A new class of freshman lawmakers has arrived in Washington to assume the reigns of power, with plenty of goals for the new year. Many of the new legislators come to the Capitol backed by the support of the Tea Party.
This week, ABC's Diane Sawyer will sit down with 10 of the incoming Republicans to discuss their hopes and ambitions as they begin to govern. Ahead of Sawyer's interview, we share information on each of these new lawmakers eager to make their mark in Washington.
"Mo" Morris Brooks, AL-05
Represents the northern border of Alabama, as well as Huntsville.
An attorney, Brooks has been involved in local politics since the early 1980s.
Brooks has said he does not consider himself to be either a Tea Party Republican or part of the traditional GOP establishment.
While Brooks' campaign was highly critical of Nancy Pelosi, he told a newspaper that when he meets her in D.C., he'll say, "Hi, I look forward to working with you."
Dr. Paul Gosar, AZ-01
Represents the northern and eastern parts of Arizona, including Flagstaff.
Gosar will be one of two dentists in Congress.
Gosar told a newspaper he will sleep in his Capitol Hill office while his his family will continue to live in Arizona.
Gosar has worn a lapel pin with an image of a shovel because, he says, "When you're surrounded by a pile of crap, the only way you can dig out is one shovel at a time."
Michael Grimm, NY-13
Represents Staten Island and part of Brooklyn.
A former undercover FBI agent, he helped to investigate organized crime and Wall Street corruption. He'll now serve on the House Financial Services Committee.
Grimm is New York City's only Republican Congressman
Grimm joined the Marines when he was 19 years old and is a Gulf War veteran.
Frank Guinta, NH-01
Represents the eastern part of New Hampshire, including Manchester.
Mayor of Manchester before running for Congress, Guinta started in politics back in 2001 in the New Hampshire House.
Guinta has said his goals in Congress are attacking the federal deficit with freezes on spending and hiring.
Vicky Hartzler, MO-04
Represents the Kansas City suburbs as well as Jefferson City.
Hartzler, owner of a farm equipment company, will serve on the House Agriculture Committee and the Armed Services Committee.
A former family and consumer science teacher, she was a state representative from 1995 to 2000
Hartzler authored the book, "Running God's Way: Step by Step to a Successful Political Campaign."
Tim Huelskamp, KS-01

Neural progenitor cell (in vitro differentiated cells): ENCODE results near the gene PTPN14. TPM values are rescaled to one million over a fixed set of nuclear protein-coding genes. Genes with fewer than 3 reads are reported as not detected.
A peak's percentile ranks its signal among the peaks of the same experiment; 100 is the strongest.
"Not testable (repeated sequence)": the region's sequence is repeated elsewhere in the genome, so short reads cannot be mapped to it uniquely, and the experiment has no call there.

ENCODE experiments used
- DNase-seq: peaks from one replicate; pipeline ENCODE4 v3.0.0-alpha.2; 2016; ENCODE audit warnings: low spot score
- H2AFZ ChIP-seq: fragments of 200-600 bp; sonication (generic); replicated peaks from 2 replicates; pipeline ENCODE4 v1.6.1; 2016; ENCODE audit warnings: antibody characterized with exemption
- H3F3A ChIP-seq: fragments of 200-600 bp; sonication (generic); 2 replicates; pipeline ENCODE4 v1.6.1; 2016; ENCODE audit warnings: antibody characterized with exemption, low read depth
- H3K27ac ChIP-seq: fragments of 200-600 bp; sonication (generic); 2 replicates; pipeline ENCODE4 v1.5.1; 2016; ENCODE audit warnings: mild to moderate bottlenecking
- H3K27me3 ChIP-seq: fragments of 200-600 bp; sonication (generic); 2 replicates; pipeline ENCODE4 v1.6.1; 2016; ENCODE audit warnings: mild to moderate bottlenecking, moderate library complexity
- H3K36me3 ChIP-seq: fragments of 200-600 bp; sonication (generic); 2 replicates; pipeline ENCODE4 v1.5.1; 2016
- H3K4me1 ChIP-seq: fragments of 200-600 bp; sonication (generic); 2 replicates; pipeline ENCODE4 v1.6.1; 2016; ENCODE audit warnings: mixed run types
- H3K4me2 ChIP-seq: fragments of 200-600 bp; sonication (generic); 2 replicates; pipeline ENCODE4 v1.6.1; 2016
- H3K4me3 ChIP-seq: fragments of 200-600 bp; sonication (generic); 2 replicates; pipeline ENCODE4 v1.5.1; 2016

Represents rural western Kansas.
A farmer who grew up corn, cattle and wheat farming, Huelskamp served as a state senator with a strongly conservative record from 1997 to 2011.
Huelskamp says he became a Republican after President Jimmy Carter refused to sell grain to the Soviet Union, which hurt farm families.
Huelskamp has four adopted children, two of whom are from Haiti.
Mike Lee, senator-elect from Utah
The 2010 campaign was Lee's first run for elected office.
As a teenager, Lee was a Senate page. He later clerked for Supreme Court Justice Samuel Alito.
Served as assistant U.S. attorney from 2002 to 2005.
At 39, Lee is currently the youngest U.S. senator.
Rand Paul, senator-elect from Kentucky
An opthalmologist, Paul attended medical school at Duke University.
One of five children of Rep. Ron Paul of Texas, the former presidential candidate.
Paul has declared his opposition to the United States' participation in the United Nations and the WTO.
Paul has said that the health care overhaul passed last year is unconstitutional. He opposes cap-and-trade legislation and the Patriot Act, and he is skeptical of U.S. involvement in Afghanistan.
Marlin Stutzman, IN-03
Represents northeast Indiana, including Fort Wayne.
Stutzman was sworn in on Nov. 16, as he was also elected in a special election to replace Rep. Mark Souder, who resigned in a scandal surrounding an extra-marital affair.
Now 34 years old, Stutzman was elected to the Indiana State House of Representatives in 2002 when he was only 26.
Scott Tipton, CO-03
Represents the rural Western Slope district
Tipton was elected with Tea Party backing, but only after he defeated a Tea Party and Sarah Palin-supported opponent in the primary.
A self-made multimillionaire, Tipton founded a pottery company with his brother.
When he was 19, Tipton was the youngest delegate to the 1976 GOP Convention, after working for Ronald Reagan's campaign that year.